1/28/2014 1:17:00 PM Arizona Senate Majority Leader to step down
Senate Majority Leader John McComish. (Capitol Media Services file photo by Howard Fischer)
Howard Fischer Capitol Media Services
PHOENIX -- Saying he's had enough, the state Senate's No. 2 Republican is calling it quits.
John McComish, who represents the Ahwatukee section of Phoenix and parts of Tempe, Chandler and Mesa, said this year is a good opportunity to run for justice of the peace in the Kyrene precinct. He said that job will provide him with more regular hours than the 10 years he has spent in the Legislature.
But McComish also acknowledged he has been battered by the Tea Party elements of his own party, most recently for his decision to support Gov. Jan Brewer in her bid to expand the state's Medicaid program using funds from the Affordable Care Act. And he said that group has taken control of the party apparatus in Arizona, as evidenced by this weekend's condemnation by GOP precinct committee workers to condemn U.S. Sen. John McCain for not hewing to party principles.
"Some of the far-right activists, if you will, they're the ones who get out and work and they run for PC,' he said. "They're reaping those rewards.'
He also said they did it fairly. But McComish said that doesn't mean he has to agree with them on all their issues.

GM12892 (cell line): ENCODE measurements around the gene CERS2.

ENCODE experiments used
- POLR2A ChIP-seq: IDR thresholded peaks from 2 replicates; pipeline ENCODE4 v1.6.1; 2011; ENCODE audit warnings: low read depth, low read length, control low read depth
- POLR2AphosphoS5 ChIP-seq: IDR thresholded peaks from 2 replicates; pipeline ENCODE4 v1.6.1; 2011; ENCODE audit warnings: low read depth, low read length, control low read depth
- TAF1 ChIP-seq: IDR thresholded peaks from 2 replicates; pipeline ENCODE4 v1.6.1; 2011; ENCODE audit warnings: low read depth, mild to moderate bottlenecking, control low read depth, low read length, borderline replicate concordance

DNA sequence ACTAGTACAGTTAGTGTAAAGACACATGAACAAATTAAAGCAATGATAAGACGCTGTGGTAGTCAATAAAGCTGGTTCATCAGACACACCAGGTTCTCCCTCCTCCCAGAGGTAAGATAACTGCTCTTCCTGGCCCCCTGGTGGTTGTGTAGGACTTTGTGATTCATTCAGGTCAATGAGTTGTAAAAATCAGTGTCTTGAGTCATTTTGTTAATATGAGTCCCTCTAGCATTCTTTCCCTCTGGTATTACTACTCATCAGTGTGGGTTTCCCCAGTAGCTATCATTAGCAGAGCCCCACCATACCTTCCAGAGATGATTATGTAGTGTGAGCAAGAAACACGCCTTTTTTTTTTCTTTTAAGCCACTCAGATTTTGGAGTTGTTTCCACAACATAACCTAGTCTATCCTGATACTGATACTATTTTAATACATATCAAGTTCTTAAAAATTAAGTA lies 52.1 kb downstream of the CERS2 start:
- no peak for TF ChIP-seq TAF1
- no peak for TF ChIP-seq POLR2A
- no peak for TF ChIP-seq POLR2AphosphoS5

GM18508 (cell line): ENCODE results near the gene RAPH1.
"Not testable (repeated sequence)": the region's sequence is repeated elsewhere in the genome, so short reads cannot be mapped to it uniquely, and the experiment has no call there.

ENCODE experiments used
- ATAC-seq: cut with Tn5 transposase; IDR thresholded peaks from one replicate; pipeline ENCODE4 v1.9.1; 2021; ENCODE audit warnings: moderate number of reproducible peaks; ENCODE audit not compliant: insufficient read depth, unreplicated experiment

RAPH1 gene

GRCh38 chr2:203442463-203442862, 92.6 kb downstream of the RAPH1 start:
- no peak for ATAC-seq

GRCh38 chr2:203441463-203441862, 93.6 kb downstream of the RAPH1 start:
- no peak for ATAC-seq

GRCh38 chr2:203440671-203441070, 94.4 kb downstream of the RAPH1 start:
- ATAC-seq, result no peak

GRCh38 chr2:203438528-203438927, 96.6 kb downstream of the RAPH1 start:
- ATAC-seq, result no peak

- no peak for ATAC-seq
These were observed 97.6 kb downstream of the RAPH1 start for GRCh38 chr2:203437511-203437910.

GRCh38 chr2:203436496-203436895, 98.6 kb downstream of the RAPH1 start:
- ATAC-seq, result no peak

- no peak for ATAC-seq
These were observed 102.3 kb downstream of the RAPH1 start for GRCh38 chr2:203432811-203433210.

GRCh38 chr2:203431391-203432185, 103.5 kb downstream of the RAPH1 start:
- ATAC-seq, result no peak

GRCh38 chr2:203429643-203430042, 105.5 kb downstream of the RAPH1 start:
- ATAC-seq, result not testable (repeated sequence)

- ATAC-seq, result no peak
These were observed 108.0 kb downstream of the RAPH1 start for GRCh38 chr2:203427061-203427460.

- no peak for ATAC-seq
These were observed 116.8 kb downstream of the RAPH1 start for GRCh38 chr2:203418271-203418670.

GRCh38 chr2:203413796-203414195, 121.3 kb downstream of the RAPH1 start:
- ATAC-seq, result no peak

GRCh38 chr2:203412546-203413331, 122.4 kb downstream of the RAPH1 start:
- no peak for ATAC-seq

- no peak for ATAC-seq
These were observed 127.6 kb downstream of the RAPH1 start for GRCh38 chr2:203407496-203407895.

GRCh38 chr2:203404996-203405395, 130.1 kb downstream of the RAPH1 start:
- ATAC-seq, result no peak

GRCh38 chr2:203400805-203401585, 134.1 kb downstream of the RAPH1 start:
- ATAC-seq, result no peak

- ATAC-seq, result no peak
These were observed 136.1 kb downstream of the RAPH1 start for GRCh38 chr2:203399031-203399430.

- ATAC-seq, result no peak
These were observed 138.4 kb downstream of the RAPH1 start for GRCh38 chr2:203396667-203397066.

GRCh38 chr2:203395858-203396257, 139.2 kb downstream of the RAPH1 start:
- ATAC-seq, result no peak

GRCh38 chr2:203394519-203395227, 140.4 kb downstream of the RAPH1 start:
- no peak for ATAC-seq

The result is that wing of the party is trying to oust him in the August primary: Followers have offered up Tom Morrissey, the former chairman of the Arizona Republican Party, as an alternative.
McComish told Capitol Media Services he believes he would easily win a primary fight. He said that despite the move to the right of some party workers, they do not reflect his constituents.
"I think the pragmatic Republicans, if that's a good term, are clearly in the majority in the district,' he said. "It's pretty clear that it's not a far-right district.'
McComish is backing current state Rep. Jeff Dial, R-Chandler, to replace him in the Senate. But Morrissey said he considers Dial, who also supported Medicaid expansion, of the same political stripe and intends to stay in the race.
"I think it's time we got somebody with a spine in there,' Morrissey said. And he said the problems with both of them go beyond that single Medicaid vote, though he would not provide specifics.
"When you lay down with dogs, you get up with fleas,' he said. "They spend a lot of time voting with and agreeing with Democrats.'
Morrissey also disagreed with McComish's contention that the legislative district is not as conservative as the challenger thinks.